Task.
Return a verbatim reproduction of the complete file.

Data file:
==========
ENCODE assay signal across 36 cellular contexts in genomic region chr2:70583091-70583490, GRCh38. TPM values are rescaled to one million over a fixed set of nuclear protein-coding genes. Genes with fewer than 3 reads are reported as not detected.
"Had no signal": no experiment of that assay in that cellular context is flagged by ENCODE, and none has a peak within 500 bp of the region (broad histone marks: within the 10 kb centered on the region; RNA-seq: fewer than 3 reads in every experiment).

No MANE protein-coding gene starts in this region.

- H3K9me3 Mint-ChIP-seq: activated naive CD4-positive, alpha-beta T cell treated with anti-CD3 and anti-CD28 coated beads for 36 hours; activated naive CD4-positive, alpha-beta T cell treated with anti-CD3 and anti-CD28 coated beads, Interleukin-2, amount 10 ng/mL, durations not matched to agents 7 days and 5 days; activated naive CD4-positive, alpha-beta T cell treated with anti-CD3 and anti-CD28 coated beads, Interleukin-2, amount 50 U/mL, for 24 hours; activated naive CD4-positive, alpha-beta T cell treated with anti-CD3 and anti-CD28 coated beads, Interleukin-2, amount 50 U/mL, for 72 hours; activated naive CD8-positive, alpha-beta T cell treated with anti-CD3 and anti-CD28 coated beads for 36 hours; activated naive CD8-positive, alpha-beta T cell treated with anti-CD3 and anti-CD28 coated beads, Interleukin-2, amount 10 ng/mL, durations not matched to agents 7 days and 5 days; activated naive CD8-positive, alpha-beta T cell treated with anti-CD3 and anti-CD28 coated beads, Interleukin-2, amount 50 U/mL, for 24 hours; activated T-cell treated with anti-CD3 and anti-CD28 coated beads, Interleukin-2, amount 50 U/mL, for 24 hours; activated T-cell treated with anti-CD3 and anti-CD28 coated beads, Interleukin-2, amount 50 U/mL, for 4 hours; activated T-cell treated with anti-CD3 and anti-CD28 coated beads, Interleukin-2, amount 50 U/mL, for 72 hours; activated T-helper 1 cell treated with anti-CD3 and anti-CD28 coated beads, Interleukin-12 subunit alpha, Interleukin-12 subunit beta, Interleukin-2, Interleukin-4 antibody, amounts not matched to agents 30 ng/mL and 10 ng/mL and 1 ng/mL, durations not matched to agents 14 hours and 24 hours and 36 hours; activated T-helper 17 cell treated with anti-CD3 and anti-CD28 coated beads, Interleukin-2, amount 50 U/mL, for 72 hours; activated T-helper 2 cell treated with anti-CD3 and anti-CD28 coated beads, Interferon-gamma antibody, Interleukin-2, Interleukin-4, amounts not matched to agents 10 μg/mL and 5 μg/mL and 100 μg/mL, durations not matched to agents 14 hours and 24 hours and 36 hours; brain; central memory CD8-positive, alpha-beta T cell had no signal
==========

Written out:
ENCODE assay signal across 36 cellular contexts in genomic region chr2:70583091-70583490, GRCh38. TPM values are rescaled to one million over a fixed set of nuclear protein-coding genes. Genes with fewer than 3 reads are reported as not detected.
"Had no signal": no experiment of that assay in that cellular context is flagged by ENCODE, and none has a peak within 500 bp of the region (broad histone marks: within the 10 kb centered on the region; RNA-seq: fewer than 3 reads in every experiment).

No MANE protein-coding gene starts in this region.

- H3K9me3 Mint-ChIP-seq: activated naive CD4-positive, alpha-beta T cell treated with anti-CD3 and anti-CD28 coated beads for 36 hours; activated naive CD4-positive, alpha-beta T cell treated with anti-CD3 and anti-CD28 coated beads, Interleukin-2, amount 10 ng/mL, durations not matched to agents 7 days and 5 days; activated naive CD4-positive, alpha-beta T cell treated with anti-CD3 and anti-CD28 coated beads, Interleukin-2, amount 50 U/mL, for 24 hours; activated naive CD4-positive, alpha-beta T cell treated with anti-CD3 and anti-CD28 coated beads, Interleukin-2, amount 50 U/mL, for 72 hours; activated naive CD8-positive, alpha-beta T cell treated with anti-CD3 and anti-CD28 coated beads for 36 hours; activated naive CD8-positive, alpha-beta T cell treated with anti-CD3 and anti-CD28 coated beads, Interleukin-2, amount 10 ng/mL, durations not matched to agents 7 days and 5 days; activated naive CD8-positive, alpha-beta T cell treated with anti-CD3 and anti-CD28 coated beads, Interleukin-2, amount 50 U/mL, for 24 hours; activated T-cell treated with anti-CD3 and anti-CD28 coated beads, Interleukin-2, amount 50 U/mL, for 24 hours; activated T-cell treated with anti-CD3 and anti-CD28 coated beads, Interleukin-2, amount 50 U/mL, for 4 hours; activated T-cell treated with anti-CD3 and anti-CD28 coated beads, Interleukin-2, amount 50 U/mL, for 72 hours; activated T-helper 1 cell treated with anti-CD3 and anti-CD28 coated beads, Interleukin-12 subunit alpha, Interleukin-12 subunit beta, Interleukin-2, Interleukin-4 antibody, amounts not matched to agents 30 ng/mL and 10 ng/mL and 1 ng/mL, durations not matched to agents 14 hours and 24 hours and 36 hours; activated T-helper 17 cell treated with anti-CD3 and anti-CD28 coated beads, Interleukin-2, amount 50 U/mL, for 72 hours; activated T-helper 2 cell treated with anti-CD3 and anti-CD28 coated beads, Interferon-gamma antibody, Interleukin-2, Interleukin-4, amounts not matched to agents 10 μg/mL and 5 μg/mL and 100 μg/mL, durations not matched to agents 14 hours and 24 hours and 36 hours; brain; central memory CD8-positive, alpha-beta T cell had no signal